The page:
notes on dutch literature

Posts Tagged ‘Otto de Kat’

Nominees 2013 International IMPAC DUBLIN Literary Award

In Awards on November 12, 2012 at 1:00 PM

The Book of Doubt - Tesa de Loo

154 books have been nominated by libraries worldwide for the €100,000 International IMPAC DUBLIN Literary Award, the world’s most valuable annual literary prize for a single work of fiction published in English. Four Dutch authors are among 43 American, 22 British and 12 Canadian, 8 Irish novels as well as 42 books translated into English from 18 other languages:

The Book of Doubt by Tessa de Loo, translated by Brian Doyle (Haus Publishing, UK). Tessa de Loo’s novel The Twins has been translated into 25 languages. She is also the author of In Byron’s Footsteps.

Even though he is the son of a Dutch mother, Saeed has a Moroccan first name in memory of the virtuoso oud player his mother fell in love with twenty years ago. When she found out she was pregnant, he ran off and returned to Morocco. Saeed decides to look for his father, in the hope of finding a new identity in a new world.

Julia by Otto de Kat, translated by Ina Rilke (MacLehose Press, UK)

One summer’s afternoon in 1981, a factory owner, Christiaan Dudok, is found dead in his study having taken his own life. He has left no suicide note, but on his desk is a newspaper from 2 April 1942, reporting on the bombing of the north German town of Lübeck. The list of the dead includes the highlighted name of Julia Bender. As a young man finishing his studies in Lübeck in 1938, Christiaan is irresistibly drawn to Julia, a courageous German who has emphatically rejected the Nazi regime.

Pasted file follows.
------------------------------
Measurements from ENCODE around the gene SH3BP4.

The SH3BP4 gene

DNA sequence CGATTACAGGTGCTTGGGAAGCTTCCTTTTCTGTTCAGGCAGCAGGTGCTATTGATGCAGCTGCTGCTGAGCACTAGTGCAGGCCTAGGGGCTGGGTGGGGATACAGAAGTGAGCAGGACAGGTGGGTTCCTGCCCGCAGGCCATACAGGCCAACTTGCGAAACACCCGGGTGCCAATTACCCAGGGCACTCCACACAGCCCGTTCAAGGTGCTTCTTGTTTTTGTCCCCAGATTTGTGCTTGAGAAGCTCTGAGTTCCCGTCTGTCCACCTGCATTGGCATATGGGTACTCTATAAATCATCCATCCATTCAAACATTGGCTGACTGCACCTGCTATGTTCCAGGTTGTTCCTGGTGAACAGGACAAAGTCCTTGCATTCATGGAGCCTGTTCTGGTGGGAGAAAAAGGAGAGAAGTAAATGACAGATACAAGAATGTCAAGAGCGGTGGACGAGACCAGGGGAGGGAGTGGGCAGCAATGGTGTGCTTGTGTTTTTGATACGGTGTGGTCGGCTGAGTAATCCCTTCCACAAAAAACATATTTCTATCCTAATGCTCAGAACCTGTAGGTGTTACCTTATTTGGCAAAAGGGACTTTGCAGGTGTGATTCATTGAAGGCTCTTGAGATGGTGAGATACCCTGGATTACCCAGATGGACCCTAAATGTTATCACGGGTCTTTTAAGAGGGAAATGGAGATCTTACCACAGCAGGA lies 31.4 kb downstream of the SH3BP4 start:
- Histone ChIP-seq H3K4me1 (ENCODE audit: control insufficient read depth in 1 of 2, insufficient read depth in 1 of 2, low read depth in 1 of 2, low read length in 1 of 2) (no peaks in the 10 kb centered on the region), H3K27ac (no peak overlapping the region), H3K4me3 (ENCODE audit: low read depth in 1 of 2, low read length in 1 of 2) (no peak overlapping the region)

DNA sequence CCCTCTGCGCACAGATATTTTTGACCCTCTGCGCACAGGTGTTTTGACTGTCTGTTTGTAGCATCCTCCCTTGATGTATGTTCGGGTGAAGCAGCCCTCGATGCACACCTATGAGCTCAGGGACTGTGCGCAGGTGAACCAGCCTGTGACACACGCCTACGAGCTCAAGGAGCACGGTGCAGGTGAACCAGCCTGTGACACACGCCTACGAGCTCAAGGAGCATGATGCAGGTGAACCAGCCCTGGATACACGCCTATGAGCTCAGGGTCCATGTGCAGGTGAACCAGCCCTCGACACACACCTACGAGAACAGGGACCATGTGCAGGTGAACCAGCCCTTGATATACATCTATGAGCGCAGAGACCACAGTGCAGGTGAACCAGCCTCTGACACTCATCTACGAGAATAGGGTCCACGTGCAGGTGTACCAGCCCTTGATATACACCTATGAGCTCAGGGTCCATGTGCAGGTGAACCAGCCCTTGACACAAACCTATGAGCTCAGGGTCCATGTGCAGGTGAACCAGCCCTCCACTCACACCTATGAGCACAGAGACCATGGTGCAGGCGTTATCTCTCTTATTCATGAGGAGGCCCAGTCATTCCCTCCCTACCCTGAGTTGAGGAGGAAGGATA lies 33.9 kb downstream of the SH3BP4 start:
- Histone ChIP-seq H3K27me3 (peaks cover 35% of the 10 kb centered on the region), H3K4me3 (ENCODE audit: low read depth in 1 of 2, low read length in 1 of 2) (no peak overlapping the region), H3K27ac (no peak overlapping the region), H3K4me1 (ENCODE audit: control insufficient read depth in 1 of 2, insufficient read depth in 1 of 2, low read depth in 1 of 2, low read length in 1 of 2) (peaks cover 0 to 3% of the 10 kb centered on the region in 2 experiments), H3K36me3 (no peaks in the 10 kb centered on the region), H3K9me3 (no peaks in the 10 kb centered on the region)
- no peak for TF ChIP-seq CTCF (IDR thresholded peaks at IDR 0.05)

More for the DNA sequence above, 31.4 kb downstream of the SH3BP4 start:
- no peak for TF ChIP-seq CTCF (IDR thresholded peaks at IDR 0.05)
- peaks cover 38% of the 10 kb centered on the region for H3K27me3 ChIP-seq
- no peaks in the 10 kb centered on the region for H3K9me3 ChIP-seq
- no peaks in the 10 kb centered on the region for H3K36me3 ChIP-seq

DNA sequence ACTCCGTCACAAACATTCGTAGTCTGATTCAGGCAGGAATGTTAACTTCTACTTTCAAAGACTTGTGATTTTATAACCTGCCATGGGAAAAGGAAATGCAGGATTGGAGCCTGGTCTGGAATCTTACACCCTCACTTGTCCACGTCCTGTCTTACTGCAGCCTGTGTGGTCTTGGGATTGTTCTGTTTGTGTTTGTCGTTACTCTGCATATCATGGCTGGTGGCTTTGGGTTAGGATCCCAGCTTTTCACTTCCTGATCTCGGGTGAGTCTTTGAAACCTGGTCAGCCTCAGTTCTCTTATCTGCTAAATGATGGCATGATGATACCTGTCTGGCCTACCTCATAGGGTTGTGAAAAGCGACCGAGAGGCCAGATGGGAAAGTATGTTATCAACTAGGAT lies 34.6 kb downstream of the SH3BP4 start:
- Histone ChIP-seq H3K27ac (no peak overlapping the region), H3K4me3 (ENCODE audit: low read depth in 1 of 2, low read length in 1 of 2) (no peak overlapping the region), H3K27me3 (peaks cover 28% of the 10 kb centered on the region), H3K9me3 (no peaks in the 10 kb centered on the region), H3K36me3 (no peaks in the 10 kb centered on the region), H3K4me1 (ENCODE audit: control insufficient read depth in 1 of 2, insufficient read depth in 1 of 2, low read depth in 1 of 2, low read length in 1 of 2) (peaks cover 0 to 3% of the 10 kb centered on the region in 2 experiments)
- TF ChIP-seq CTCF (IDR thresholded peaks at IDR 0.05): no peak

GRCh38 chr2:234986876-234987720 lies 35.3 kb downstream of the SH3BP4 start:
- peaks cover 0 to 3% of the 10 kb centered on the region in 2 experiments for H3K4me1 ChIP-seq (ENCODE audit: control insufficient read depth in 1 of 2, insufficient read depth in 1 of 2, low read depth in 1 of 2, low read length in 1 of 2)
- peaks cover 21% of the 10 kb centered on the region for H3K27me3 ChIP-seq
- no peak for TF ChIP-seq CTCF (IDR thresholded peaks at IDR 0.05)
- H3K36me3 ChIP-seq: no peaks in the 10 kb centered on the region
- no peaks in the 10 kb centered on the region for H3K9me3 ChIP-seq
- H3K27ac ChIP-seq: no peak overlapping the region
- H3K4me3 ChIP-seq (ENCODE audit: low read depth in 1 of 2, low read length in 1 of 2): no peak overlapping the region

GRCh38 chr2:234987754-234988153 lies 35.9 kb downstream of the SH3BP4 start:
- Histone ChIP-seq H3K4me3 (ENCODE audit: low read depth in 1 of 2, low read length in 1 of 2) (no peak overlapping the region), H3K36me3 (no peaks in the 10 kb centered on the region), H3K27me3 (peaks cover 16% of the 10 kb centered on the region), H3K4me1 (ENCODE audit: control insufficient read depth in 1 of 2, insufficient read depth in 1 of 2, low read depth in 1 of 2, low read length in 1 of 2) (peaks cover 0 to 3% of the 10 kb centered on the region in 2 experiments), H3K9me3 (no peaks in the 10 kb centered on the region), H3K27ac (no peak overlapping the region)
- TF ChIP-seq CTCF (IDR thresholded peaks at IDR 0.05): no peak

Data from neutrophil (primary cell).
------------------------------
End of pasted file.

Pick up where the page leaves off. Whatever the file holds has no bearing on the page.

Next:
Otto de Kat lives and works as a publisher and novelist in Amsterdam. Man on the Move (MacLehose Press, 2009) was the winner of Holland’s Halewijn Literature Prize.

Caesarion (US title: Little Caesar) by Tommy Wieringa, translated by Sam Garrett, nominated edition Portobello Books Ltd., UK.

Caesarion is a novel that asks how anyone can ever know for sure how to be the right parent for their child, and how any child can know how to let themselves be parented. It is a beautiful, strong and brave novel. It confirms Tommy Wieringa as a storyteller of great range and real distinction.

Tommy Wieringa’s novel Joe Speedboat was awarded with the Holland’s Halewijn prize.

The Cocaine Salesman by Conny Braam, translated by Jonathan Reeder (nominated edition: Haus Publishing)

On 31st July 1917, 26-year-old Englishman Robin Ryder clambers from a trench on the Flanders battlefields and charges recklessly towards the German artillery. Later he is heavily wounded by a German grenade; despite extensive plastic surgery, half his face will have to be hidden behind a mask.

Conny Braam’s other books include Operatie Vula, De Bokkeslachter and Zwavel, a trilogy of novels about the Abraham family.

Julia

In Review on November 9, 2012 at 11:33 AM

Julia - Otto de Kat

‘His writing is as spare and controlled as a poem and just as beautiful’ – Julia by Otto de Kat

Otto de Kat (real name Jan Geurt Gaarlandt) was born in Holland in 1946. He studied theology and Dutch literature at university and has worked as a literary critic and publisher. I had not come across him before, but he has previously published a collection of poetry (The Ironic Charter) and two other novels (The Figure in the Distance 2002 and Man on the Move 2009). All of his novels are short; Julia is less than two hundred pages. It didn’t surprise me that de Kat had previously published poetry as his writing is as spare and controlled as a poem and just as beautiful. Ina Rilke was born in Mozambique and grew up in Portugal. She translates Dutch and French literature into English and has won the Vondel Prize, the Scott Moncrieff Prize and the Flemish Culture Prize.

via ‘His writing is as spare and controlled as a poem and just as beautiful’ – Julia by Otto de Kat.

via Julia.

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